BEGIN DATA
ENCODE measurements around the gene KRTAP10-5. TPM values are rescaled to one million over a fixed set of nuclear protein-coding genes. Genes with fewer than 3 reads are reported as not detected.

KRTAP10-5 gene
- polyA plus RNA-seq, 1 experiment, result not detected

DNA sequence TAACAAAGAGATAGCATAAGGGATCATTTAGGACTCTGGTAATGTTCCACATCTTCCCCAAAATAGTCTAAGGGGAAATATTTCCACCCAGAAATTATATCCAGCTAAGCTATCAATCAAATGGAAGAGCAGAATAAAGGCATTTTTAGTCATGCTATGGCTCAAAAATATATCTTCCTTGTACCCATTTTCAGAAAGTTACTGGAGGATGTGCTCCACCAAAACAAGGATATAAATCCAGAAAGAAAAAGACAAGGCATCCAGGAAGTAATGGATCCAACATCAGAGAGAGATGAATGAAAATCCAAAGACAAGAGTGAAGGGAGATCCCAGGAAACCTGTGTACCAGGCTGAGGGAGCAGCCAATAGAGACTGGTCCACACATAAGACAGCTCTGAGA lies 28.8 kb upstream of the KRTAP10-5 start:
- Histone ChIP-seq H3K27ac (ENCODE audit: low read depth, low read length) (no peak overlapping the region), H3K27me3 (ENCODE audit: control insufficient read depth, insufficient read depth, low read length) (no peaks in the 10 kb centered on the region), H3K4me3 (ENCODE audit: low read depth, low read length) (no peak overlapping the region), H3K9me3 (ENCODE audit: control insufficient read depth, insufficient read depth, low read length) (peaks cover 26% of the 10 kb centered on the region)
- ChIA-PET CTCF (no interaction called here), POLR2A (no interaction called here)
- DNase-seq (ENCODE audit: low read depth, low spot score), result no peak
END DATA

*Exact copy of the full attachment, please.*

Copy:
ENCODE measurements around the gene KRTAP10-5. TPM values are rescaled to one million over a fixed set of nuclear protein-coding genes. Genes with fewer than 3 reads are reported as not detected.

KRTAP10-5 gene
- polyA plus RNA-seq, 1 experiment, result not detected

DNA sequence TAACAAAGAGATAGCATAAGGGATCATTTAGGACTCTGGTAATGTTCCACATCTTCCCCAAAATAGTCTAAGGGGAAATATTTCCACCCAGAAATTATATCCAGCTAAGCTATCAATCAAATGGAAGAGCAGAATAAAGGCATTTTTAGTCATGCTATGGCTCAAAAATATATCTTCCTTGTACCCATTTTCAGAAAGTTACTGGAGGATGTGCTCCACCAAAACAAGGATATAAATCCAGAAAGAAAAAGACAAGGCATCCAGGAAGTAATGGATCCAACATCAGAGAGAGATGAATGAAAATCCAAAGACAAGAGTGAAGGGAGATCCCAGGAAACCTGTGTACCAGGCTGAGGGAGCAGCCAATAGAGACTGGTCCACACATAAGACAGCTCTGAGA lies 28.8 kb upstream of the KRTAP10-5 start:
- Histone ChIP-seq H3K27ac (ENCODE audit: low read depth, low read length) (no peak overlapping the region), H3K27me3 (ENCODE audit: control insufficient read depth, insufficient read depth, low read length) (no peaks in the 10 kb centered on the region), H3K4me3 (ENCODE audit: low read depth, low read length) (no peak overlapping the region), H3K9me3 (ENCODE audit: control insufficient read depth, insufficient read depth, low read length) (peaks cover 26% of the 10 kb centered on the region)
- ChIA-PET CTCF (no interaction called here), POLR2A (no interaction called here)
- DNase-seq (ENCODE audit: low read depth, low spot score), result no peak